A colleague/friend and I are thinking about ways of expanding a “psychohumor” message through various media, including training videos, new/social media outlets, TV and who knows whatever other media mutations will be spawned by the time you read this email.
[Hey, I just was informed that my words have made it to Iraq. (The announcements immediately follow and the article is pasted below.) So who knows what crazy possibilities are still lurking. Actually, some of you are aware that I have been doing “Stress, Team Building and Humor” programs — often at pre-deployment offsites, with both soldiers and spouses — for a number of army brigades these last three years.]
Here’s the first email re: the Doc in Iraq from a good friend and mentor, and the person who first brought me to Ft. Hood, Commander Larry Phelps, 15th Sustainment Brigade, now deployed in Iraq. **
So there I was…in between meetings, caught up on updating my organizer, nothing to do for 10 minutes today. I picked up the latest “Expeditionary Times”…thumbed through the paper. Page 17, full page article, a lovely Jewish man in the upper left hand corner…entitled “Managing A Critical Aggressor: Case Example 1”! Wow…aren’t you the Stress Doctor to the deployed service member now!
How did this come about? Our collaboration to get you wired in to the military was successful beyond my initial dreams!
Proud of you! You should have MAJ Raul Marquez send you a copy!
COL Larry Phelps
Commander, 15th SUS BDE
SUPPORT THE ACTION!
[** That first program at Ft. Hood was for spouses; the real catalyst was a dynamic advocate, Laurie Dunlop, a volunteer/spouse active in the 1CD Rear Family Readiness Group.]
Subject: RE: E-Times (UNCLASSIFIED)
So far we’ve published two of your articles in our Expeditionary Times. SSG Strain sent you the one from last week and now you have the 1st one. We are trying to have one of articles published biweekly…I think they are insightful and extremely helpful.
Col. Phelps said you were trying to get in contact with me…now you have my email. If you have any other articles you would like to share with us…send them to me and we will review and include them in our
Thank you for your support and for making us laugh while still addressing some very important issues.
Marquez, Raul E MAJ USA 13th ESC PAO
Back to the need for stories. Toward this end, we’d love to have anecdotes, stories (shorter is better) about workplace/power struggles, embarrassing moments that especially askew to the absurd if not outright funny. Your privacy, of course, is absolutely respected, unless you would like to have your story published in my newsletter and/or blog. Of course, you will receive full credit. (Another option is to publish your story anonymously). Anyway, I will try to publish as many stories as possible.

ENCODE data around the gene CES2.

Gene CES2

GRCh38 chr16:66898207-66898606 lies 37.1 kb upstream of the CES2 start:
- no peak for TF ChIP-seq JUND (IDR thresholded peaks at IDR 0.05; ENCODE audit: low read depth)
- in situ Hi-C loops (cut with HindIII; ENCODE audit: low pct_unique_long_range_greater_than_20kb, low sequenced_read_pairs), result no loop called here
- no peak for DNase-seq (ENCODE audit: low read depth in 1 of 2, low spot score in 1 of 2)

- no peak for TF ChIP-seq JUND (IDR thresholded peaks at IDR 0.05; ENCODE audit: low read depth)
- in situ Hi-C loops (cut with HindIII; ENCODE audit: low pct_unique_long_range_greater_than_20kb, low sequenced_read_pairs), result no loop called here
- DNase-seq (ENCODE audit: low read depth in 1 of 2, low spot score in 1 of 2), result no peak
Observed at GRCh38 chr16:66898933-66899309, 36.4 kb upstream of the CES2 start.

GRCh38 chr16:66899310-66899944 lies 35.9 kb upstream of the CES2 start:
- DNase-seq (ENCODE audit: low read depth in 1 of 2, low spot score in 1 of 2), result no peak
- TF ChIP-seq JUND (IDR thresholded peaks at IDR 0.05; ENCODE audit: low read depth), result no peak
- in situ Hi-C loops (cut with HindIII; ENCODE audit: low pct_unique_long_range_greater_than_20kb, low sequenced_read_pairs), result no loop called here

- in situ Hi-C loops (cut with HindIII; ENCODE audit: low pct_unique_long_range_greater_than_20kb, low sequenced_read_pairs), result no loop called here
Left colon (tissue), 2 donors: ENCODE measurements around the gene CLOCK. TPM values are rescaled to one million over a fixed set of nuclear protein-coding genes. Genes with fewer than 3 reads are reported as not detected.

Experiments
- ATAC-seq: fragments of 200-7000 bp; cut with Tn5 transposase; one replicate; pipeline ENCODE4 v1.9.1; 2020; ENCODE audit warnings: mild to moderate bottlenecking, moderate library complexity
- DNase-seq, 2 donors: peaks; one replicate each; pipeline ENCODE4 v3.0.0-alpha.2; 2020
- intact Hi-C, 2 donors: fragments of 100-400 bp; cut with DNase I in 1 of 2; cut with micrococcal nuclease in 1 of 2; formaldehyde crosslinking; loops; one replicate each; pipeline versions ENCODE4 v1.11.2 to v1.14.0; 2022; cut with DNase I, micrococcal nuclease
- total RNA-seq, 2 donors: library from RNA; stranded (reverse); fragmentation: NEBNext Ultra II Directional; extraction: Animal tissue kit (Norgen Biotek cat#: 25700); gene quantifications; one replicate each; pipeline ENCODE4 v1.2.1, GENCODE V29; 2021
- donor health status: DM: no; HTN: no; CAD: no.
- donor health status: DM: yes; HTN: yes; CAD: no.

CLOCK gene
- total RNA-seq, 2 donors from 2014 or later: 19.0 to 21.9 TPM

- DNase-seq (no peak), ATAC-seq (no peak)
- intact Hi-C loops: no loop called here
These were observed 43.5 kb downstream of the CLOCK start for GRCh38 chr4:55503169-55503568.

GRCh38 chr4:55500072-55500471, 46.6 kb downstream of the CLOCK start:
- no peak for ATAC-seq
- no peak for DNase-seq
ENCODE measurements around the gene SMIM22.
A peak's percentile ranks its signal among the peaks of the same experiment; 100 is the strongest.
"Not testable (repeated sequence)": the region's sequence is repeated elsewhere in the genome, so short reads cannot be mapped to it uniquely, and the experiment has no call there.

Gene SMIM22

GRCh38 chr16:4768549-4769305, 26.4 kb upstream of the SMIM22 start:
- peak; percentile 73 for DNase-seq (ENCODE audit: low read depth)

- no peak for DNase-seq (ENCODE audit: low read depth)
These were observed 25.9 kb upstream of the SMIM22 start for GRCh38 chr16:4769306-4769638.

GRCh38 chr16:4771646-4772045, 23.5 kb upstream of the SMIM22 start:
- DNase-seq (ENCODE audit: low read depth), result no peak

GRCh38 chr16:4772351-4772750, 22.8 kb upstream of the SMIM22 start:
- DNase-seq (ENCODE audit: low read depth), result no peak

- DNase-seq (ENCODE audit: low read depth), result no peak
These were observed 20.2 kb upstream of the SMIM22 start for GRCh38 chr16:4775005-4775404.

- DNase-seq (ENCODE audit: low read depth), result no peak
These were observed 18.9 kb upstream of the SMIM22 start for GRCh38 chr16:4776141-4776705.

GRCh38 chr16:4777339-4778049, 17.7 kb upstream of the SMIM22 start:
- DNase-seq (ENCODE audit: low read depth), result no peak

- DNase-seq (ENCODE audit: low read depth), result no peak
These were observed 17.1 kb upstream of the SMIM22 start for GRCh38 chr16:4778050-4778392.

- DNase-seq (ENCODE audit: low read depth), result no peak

Thanks for your help.
And here’s the essay in the Expeditionary Times put out by the 13th Expeditionary Support Command currently based in Iraq, normally stationed at Ft. Hood, TX:
Managing a Critical Aggressor: Case Example I
By Mark Gorkin, MSW, LICSW, the “Stress Doc” ™
Let’s try a mind exercise. You’ve just given a presentation at an important meeting. As the meeting concludes you turn to a colleague (a casual acquaintance) and ask, “How did the presentation go?” And in a decidedly judgmental and unfriendly tone this colleague declares, “Frankly, you fumbled the data. Obviously, you didn’t prepare very well!”
Imagine being the presenter. How would you feel receiving such critical feedback? And what would you say or do in return? (And let’s assume that punching this guy in the nose is not a good intervention strategy.) Actually, this is the scenario I pose to attendees of my “Managing Anger and Difficult People” Program. (Also subtitled, “When Going Postal Is Not an Option.” And as a former stress and violence prevention consultant for the US Postal Service I feel entitled to my attitude.)
Let me begin this analysis by illustrating three common emotional and behavioral reactions to this “critical aggressor” exercise:
1. Feeling Rejected or Exposed. If this instance applies, you likely feel hurt and put down by the antagonist’s harsh words. Or you are surprised by the stinging critique; you believed your presentation had been at least satisfactory. Now you may feel exposed. Feelings of guilt (“I could have tried harder or done better”) or shame (“this criticism confirms my inadequacy or worthlessness”) may dominate. Now the only means available to counter the criticism is with hastily conceived self-justifying explanations or face-saving rationalizations.
2. Feeling Attacked and Becoming Aggressive. In this scenario you quickly feel defensive and reactive. You might think, “How dare this jerk be so hostile?” Or you might say, “How the hell do you know how I prepared? And what makes you such a hot shot expert (you bozo)!” And while immediately counterattacking and feeling entitled (“an eye for an eye, an ego for an ego”) your reactivity may well indicate wounded pride.
3. Feeling Fearful or Humiliated and Withdrawing. Whether lowering your eyes in defeat or turning pale in a state of shock, you now feel intimidated and helpless. Incredulous at the brazen verbal harassment, some sensitive individuals or folks with underdeveloped assertive muscles, become immobilized. A target’s suppressed rage may also add to a sense of impotence. Now you likely sit passively or withdraw ignominiously from the battlefield. (Of course, a tactical withdrawal may be a productive and purposeful step. But more on this shortly.)